Graf appeared at a news conference before the Pan Pacific Women's Open in Tokyo today, but declined to answer reporters' questions about her father's conviction for tax evasion.
Graf looked weary after a flight from Australia but insisted she was in good shape. "My condition is pretty good," she said. "I'm fit and ready to play."
The German prosecutor, Hubert Jobski, also said that the state is appealing against the length of Peter Graf's sentence.
"Before the working day ends, the appeal of the three-year, nine-month sentence Peter Graf received on Friday will be on its way to the Federal Appeals Court in Karlsruhe," Jobski said.
Graf, 58, was convicted of evading DM12m (pounds 4.6m) in taxes on his daughter's earnings from 1989-1993, and attempting to evade paying another DM3m.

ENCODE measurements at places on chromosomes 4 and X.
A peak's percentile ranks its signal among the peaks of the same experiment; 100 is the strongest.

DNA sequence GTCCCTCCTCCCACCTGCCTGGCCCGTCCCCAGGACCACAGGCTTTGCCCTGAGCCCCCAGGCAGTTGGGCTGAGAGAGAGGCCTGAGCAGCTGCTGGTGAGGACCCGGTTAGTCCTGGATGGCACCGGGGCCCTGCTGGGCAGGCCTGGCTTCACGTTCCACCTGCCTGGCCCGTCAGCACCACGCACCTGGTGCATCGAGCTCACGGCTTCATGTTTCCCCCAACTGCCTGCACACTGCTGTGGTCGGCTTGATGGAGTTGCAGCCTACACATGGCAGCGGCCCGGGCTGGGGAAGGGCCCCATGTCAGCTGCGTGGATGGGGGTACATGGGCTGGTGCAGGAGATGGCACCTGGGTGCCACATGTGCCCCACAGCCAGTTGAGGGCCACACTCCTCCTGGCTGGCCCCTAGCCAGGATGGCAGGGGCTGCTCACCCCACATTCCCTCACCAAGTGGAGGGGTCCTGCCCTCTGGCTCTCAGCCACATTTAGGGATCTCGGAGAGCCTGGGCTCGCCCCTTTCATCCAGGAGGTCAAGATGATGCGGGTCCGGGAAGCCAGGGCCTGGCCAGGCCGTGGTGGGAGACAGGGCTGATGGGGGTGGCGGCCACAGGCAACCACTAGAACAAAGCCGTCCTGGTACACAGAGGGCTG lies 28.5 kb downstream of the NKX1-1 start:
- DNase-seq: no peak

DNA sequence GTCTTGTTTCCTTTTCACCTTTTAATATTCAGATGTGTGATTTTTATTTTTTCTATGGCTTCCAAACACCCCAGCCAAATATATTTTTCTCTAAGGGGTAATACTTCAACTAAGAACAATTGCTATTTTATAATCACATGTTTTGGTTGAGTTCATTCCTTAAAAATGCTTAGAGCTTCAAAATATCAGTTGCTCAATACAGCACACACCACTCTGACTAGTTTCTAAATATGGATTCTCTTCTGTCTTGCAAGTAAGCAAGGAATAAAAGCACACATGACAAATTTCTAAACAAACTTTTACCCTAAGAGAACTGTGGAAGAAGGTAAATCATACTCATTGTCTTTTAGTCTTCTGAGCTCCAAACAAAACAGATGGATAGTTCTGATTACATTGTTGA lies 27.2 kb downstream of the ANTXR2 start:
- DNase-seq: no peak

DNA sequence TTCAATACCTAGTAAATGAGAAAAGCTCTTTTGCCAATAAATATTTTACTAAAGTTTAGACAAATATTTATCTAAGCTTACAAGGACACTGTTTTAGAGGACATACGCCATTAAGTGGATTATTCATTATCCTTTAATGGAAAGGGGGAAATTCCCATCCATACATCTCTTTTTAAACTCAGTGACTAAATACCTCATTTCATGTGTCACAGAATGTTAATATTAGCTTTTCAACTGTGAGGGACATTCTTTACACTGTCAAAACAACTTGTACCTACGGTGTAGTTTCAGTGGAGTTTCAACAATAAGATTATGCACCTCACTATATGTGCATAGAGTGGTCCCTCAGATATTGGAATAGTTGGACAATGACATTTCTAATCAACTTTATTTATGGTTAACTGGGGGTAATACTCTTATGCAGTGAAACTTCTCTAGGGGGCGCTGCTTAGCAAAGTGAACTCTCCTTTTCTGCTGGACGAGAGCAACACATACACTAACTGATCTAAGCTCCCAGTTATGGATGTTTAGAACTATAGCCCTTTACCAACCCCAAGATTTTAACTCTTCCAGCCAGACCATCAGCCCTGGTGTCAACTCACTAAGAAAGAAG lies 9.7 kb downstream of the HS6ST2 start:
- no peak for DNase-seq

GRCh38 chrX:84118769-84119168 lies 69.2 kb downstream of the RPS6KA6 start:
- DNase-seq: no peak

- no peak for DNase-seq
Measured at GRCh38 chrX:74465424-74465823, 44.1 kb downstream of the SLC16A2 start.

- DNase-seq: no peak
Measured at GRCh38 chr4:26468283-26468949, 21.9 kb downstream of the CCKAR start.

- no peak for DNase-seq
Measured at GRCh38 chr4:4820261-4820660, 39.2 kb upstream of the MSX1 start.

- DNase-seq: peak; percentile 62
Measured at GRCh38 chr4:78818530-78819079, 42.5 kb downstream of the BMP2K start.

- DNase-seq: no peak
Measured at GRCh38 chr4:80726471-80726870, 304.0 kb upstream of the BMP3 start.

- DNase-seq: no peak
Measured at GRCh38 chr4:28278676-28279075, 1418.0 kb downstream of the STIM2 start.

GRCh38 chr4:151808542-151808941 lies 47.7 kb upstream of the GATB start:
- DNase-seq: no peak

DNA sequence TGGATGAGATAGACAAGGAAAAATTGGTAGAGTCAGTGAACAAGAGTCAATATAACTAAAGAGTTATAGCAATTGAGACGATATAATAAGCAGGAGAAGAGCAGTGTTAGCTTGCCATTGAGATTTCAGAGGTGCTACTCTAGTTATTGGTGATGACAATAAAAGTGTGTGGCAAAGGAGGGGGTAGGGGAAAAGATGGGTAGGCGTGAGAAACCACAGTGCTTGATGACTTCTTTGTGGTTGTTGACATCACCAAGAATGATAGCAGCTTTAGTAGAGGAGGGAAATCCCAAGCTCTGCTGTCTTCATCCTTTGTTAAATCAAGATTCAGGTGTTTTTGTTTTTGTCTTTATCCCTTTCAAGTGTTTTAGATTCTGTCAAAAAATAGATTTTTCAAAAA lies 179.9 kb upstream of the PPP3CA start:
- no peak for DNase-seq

The prosecutor is also appealing against the 30-month sentence given to Joachim Eckardt, the former Graf family tax adviser, who was convicted of attempted tax evasion and being an accessory. Prosecutors had asked that Graf be sentenced to six years and nine months in prison, and Eckardt to four years and nine months.
Both men remain free on bail during the appeal process, which takes several weeks just to get the documents to the higher court.
Chief Judge Joachim Plass, who presided over the trial, had recommended the investigation of Steffi Graf be dropped, saying there was no evidence she had played "an active part" in the tax evasion.
But Jobski said the probe of Steffi Graf had only ceased temporarily, but would now be handled as quickly as possible. Jobski did not specify the sponsors he was looking at, but German news reports named Adidas, Dunlop and Suedmilch, a German milk products company.
The reports said the companies were suspected of showing willingness to route payments for Steffi Graf to her father's mailbox account in the Netherlands to hide them from German tax authorities.